is a deficiency in kidney function. Kidneys clean waste from the blood. The waste then passes out of the body in urine.
Anatomy of the Kidney
Copyright © Nucleus Medical Media, Inc.
Chronic renal failure may cause: FatigueWeaknessSleeping problemsWeak appetiteNauseaItchingShortness of breathAltered tasteAltered mental state
You will be asked about your symptoms and medical history. A physical exam will be done.
Your bodily fluids and tissues may be tested. This can be done with: Blood tests
Images may be taken of your bodily structures. This can be done with utrasound.
Those who are already at high risk for kidney disease should be tested more frequently so any damage can be diagnosed early. People with kidney disease will be referred to a nephrologist (a doctor who specializes in treating kidney disorders).
Chronic renal failure cannot be cured. It is possible to slow the progression of kidney damage.
Treatment may include: Controlling protein in the urine by restricting the amount of protein in the diet or medicationTaking ACE inhibitors or angiotensin II receptor antagonistsReducing the use of and the dosages of drugs that may be toxic to the kidneysManaging the complications of chronic renal disease such as fluid overload, high blood phosphate or potassium levels, low blood level of calcium, and anemiaLowering high blood pressureControlling blood sugar and lipid levelsStaying hydratedControlling salt in the diet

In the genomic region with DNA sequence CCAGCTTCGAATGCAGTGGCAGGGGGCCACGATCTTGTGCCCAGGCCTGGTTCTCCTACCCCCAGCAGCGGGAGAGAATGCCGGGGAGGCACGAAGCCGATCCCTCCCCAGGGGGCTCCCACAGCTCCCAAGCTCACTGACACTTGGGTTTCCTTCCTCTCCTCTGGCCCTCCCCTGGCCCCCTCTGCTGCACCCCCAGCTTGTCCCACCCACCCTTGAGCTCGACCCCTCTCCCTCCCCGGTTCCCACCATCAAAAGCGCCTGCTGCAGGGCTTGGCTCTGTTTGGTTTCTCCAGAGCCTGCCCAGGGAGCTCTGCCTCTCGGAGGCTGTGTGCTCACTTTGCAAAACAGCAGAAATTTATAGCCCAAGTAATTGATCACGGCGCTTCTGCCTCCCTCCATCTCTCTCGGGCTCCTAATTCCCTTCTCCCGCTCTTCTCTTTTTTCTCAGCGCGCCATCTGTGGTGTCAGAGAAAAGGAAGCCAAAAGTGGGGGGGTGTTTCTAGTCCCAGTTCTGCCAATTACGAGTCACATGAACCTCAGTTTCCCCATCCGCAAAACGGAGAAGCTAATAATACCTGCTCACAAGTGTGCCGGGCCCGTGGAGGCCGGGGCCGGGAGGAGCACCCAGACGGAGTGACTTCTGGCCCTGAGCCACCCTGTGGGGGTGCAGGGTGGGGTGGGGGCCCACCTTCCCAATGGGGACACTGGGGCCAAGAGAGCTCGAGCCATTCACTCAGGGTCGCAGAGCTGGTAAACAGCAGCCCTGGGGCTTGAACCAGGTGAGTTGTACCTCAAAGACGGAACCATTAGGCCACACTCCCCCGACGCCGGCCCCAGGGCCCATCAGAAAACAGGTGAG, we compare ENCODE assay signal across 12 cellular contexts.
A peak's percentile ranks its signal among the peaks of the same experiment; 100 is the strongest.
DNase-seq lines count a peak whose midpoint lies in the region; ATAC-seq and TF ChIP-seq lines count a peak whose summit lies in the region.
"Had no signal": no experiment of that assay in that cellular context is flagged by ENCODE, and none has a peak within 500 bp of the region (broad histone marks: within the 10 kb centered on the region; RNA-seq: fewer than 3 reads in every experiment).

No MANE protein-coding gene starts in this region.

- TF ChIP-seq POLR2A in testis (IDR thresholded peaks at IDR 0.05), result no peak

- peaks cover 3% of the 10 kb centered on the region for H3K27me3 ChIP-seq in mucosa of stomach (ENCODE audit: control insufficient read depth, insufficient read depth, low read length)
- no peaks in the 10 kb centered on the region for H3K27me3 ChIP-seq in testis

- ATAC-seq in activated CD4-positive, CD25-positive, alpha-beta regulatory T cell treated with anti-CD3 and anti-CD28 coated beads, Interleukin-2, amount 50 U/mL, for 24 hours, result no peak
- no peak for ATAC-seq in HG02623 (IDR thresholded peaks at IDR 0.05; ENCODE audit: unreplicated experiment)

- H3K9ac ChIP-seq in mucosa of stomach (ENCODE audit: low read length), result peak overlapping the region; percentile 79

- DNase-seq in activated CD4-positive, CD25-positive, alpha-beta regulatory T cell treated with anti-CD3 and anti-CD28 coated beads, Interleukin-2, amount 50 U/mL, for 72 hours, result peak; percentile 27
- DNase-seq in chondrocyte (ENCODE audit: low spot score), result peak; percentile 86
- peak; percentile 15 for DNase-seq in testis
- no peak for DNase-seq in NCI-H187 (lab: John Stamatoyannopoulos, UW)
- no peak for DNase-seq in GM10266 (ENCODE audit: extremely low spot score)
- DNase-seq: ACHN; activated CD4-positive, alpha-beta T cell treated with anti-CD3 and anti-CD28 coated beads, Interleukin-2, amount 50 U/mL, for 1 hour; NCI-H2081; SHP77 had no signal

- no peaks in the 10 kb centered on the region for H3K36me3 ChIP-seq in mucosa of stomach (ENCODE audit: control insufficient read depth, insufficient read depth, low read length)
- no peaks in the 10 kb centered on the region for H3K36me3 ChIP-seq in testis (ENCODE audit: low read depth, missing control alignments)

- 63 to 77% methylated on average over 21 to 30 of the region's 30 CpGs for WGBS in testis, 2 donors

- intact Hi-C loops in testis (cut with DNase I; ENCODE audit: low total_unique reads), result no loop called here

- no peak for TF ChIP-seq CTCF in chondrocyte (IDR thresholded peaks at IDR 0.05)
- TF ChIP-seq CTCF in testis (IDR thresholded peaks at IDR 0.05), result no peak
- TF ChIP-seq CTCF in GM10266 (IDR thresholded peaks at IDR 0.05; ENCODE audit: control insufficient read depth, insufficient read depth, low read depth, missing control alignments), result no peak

Participating in an exercise training program to keep you physically fit and reduce the chance of
, a medical process that cleans the blood
Having a kidney transplantCounseling for you and your family about dialysis and/or transplant options
To help reduce your chance of chronic renal failure: Get a physical exam every year that includes a urine test to monitor the health of your kidneys.If you smoke, talk to your doctor about how you can successfully quit.Maintain a healthy weight.Drink water and other fluids to stay hydrated.People who have diabetes, previously known kidney disease, high blood pressure, or are over the age of 60 should be screened regularly for kidney disease.People with a family history of kidney disease should also be screened regularly.
Pendse S, Singh AK. Complications of chronic kidney disease: Anemia, mineral metabolism, and cardiovascular disease.
Med Clin N Am. 2005;89(3):549-561.
Snyder S, Pendergraph B. Detection and evaluation of chronic kidney disease.
Am Fam Physician. 2005;72(9):1739-1746.
Zandi-Nejod K, Brenner BM. Strategies to retard the progression of chronic renal disease.
Med Clin N Am.
Last reviewed June 2016 by Adrienne Carmack, MD
Please be aware that this information is provided to supplement the care provided by your physician. It is neither intended nor implied to be a substitute for professional medical advice. CALL YOUR HEALTHCARE PROVIDER IMMEDIATELY IF YOU THINK YOU MAY HAVE A MEDICAL EMERGENCY. Always seek the advice of your physician or other qualified health provider prior to starting any new treatment or with any questions you may have regarding a medical condition.
Copyright © EBSCO Publishing. All rights reserved.